Exchange rate regimes

Last week the naira hit record lows against the USD with the interbank rate weakening to N173/$ intraday before the Central Bank of Nigeria (CBN) stepped in to shore up the currency. Although the CBN governor insists he will not devalue the naira, the steep declines in oil prices – which have fallen to four year lows raises doubts over the ability of the Mr. Godwin Emefiele to keep his promise. Indeed FX reserves have begun to contract significantly as the CBN steps up interventions at the interbank market to shore up the naira.

To the uninitiated, you might wonder but I purchase USD from the mallam at N174/$ what record low is N172/$? I digress slightly to explain. In contrast to most developed countries who allow their currencies to float i.e. allow the forces of demand and supply to determine how much the currency goes for Nigeria uses a managed exchange rate floating regime whereby the equilibrium rate is ascertained by the CBN not market forces then allocation across all market tiers is via market forces. Most world currencies are floated: dollar, pound, euro, yen and most currencies of leading economies except China.

Under the freely floating system, monetary authorities leave determination of exchange rate to the forces of demand and supply and try to influence these forces using interest rates and other monetary policy tools. The advantage of this system is that the exchange rate reflects underlying fundamentals of the economy which makes sense. In contrast, the major disadvantage is that exchange rates are volatile.

On the other hand you have the fixed change rate regime where monetary authorities fix or peg the value of a currency to another currency or a basket of currencies and commit to buying or selling the currency when the exchange rate is in disequilibrium. The argument here is a fallout of the weakness of the floating regime: inherent volatility in the former prevents economic agents from being able to form expectations about the future. Furthermore, wild swings on the downside pose risks to consumption of the poor especially in third world countries. Thus, fixed regimes tend to be the norm across the former. The main disadvantage is that you have to hold huge reserves of the other currency a process which might be costly. Additionally, as pegs tend to be misaligned with equilibrium exchange rates, they distortions skew economic activity unnecessarily. For instance an overvalued peg gives the impression that an economy can efficiently produce goods which if false could hurt the competitiveness of a nations exports abroad. Put simply your goods become more expensively priced relative to others which by law of demand will force others to buy less of it. On the flip side, your citizens are likely to acquire a taste for foreign goods which worsens the domestic picture. Does this read like Nigeria? Exactly, our parents and some elderly folk will tell you back in the days naira was at par with the dollar and then proceed to lecture you that this means the economy is really bad.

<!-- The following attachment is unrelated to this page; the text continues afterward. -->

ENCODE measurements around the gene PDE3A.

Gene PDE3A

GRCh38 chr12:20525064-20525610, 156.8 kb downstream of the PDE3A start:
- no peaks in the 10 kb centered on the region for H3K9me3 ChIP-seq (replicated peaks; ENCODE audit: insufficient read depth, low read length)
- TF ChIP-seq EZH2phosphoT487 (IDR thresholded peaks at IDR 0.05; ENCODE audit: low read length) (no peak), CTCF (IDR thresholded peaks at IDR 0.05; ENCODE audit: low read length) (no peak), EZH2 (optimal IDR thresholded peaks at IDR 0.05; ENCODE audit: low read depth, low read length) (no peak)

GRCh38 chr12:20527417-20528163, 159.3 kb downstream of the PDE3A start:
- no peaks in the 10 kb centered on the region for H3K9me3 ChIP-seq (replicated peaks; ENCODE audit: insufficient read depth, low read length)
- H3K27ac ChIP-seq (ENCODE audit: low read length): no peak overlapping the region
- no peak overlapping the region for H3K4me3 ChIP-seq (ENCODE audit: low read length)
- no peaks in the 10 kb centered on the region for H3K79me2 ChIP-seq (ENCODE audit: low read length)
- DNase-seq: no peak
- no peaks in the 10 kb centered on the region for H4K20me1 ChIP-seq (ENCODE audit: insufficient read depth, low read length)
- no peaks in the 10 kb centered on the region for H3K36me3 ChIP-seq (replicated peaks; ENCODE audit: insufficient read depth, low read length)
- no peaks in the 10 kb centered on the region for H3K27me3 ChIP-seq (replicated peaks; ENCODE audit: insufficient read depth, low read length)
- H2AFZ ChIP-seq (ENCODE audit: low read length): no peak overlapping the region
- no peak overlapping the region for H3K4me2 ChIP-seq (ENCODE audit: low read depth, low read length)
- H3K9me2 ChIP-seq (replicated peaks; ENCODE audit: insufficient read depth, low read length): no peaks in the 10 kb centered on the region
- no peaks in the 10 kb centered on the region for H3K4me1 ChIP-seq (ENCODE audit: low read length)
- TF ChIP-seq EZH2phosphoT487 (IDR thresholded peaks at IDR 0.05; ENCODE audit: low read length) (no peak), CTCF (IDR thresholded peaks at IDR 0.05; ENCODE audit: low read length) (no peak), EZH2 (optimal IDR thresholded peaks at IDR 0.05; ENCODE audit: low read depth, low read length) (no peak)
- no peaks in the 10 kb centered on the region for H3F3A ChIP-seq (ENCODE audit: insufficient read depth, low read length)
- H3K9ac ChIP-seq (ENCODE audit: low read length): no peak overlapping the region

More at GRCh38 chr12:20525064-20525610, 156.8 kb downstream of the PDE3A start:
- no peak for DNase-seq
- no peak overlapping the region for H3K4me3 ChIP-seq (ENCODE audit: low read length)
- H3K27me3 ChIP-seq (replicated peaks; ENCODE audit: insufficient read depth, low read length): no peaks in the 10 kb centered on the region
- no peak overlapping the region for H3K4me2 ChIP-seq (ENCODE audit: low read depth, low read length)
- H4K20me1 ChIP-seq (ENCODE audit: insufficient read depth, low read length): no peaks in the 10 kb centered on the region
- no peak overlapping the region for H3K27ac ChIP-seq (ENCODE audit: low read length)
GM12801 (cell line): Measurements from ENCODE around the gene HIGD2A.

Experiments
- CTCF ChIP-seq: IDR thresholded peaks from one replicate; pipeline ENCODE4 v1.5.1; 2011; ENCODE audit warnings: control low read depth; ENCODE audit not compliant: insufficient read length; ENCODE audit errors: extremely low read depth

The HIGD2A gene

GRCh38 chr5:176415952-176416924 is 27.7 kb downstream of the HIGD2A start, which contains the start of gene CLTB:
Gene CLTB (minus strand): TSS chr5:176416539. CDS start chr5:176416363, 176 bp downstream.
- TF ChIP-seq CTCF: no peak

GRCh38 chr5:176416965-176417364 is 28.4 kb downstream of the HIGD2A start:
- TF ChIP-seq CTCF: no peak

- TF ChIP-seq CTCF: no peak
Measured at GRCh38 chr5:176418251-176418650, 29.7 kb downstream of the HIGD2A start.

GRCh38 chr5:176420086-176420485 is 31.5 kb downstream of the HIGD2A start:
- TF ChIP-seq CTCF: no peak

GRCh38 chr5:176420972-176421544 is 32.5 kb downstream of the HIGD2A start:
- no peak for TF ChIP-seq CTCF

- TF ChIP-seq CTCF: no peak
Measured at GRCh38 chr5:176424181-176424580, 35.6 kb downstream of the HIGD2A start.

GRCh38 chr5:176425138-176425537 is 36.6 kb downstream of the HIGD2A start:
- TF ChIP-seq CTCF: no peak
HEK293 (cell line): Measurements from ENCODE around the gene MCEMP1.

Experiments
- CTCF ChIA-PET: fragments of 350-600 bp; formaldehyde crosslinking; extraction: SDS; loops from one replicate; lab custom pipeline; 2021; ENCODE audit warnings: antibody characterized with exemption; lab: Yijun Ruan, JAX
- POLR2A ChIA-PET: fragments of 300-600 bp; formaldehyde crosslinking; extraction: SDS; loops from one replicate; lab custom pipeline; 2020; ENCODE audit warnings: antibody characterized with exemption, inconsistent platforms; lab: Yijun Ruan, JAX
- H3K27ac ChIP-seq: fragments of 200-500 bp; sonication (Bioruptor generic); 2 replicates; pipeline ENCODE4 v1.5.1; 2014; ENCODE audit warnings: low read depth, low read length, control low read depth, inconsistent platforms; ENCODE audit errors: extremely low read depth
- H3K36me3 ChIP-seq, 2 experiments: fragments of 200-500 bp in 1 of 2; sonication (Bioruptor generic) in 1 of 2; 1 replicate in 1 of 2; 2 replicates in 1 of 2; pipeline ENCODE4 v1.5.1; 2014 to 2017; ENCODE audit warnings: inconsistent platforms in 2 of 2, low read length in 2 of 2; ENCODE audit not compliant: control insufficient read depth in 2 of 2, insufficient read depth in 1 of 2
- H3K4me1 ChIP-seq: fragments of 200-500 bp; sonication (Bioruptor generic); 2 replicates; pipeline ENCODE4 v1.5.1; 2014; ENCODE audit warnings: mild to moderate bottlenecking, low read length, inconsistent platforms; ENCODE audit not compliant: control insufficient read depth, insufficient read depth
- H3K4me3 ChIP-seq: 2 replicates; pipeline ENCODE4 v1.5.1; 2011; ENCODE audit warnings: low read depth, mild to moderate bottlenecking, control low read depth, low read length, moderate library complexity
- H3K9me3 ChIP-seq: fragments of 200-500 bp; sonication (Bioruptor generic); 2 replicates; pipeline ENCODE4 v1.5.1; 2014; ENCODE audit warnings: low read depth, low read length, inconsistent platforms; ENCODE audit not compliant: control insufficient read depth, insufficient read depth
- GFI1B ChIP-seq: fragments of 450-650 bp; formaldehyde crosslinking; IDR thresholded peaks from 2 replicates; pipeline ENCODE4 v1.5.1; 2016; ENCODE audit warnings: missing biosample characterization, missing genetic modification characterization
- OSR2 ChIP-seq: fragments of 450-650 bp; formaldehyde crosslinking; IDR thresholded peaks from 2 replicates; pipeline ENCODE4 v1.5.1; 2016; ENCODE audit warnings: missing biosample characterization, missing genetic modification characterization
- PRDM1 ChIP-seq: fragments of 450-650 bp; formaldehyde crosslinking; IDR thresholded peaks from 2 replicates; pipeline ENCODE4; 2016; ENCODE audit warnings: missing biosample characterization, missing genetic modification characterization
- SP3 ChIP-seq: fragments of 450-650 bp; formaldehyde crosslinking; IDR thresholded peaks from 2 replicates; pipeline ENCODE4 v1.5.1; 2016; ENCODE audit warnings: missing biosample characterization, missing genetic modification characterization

The problem with fixed exchange rate systems is that you’re forced to maintain sizable reserves of a currency you don’t print to ensure parity. It tilts you destiny to the state of your exports. Quite frankly a bad idea if your exports are basic commodities whose prices fluctuate. This explains the exception to the rule – if on the other hand you manufacture things cheaply like China then even better as your exports are priced cheap.

From this you can see the issue with Nigeria, our exports comprise a commodity whose price is internationally determined and as such leaves us exposed to bouts of currency crises when the prices of those commodities plummet as in the mid-1980s, 2009 and more recently: now.

Although we modified the fixed peg to a managed one under which the CBN i.e. the CBN uses a crystal ball to ascertain where it feels the equilibrium exchange rate should be thereafter it boldly declares the rate. This form leads to tiered exchange rates: one official, one for the interbank, one for BDCs etc. If all goes well all rates should trade within narrow bands representing transaction costs of doing business across. When things go south these spreads widen and create opportunities for arbitrage which lead to a devaluation as in 2009.

As in an earlier post, I’ve often wondered why Nigerians want a strong currency when it does us more harm than good. I will not attempt to try to answer that, however I will say this: a nation’s leaders must articulate a vision which connects to the aspirations of its citizens. A commodity based economy has inherent problems and wealth distribution in inequitable. A manufacturing based on however ensures all the flexibility and though wealth is not equitable is a scenario far better than a commodity based one.


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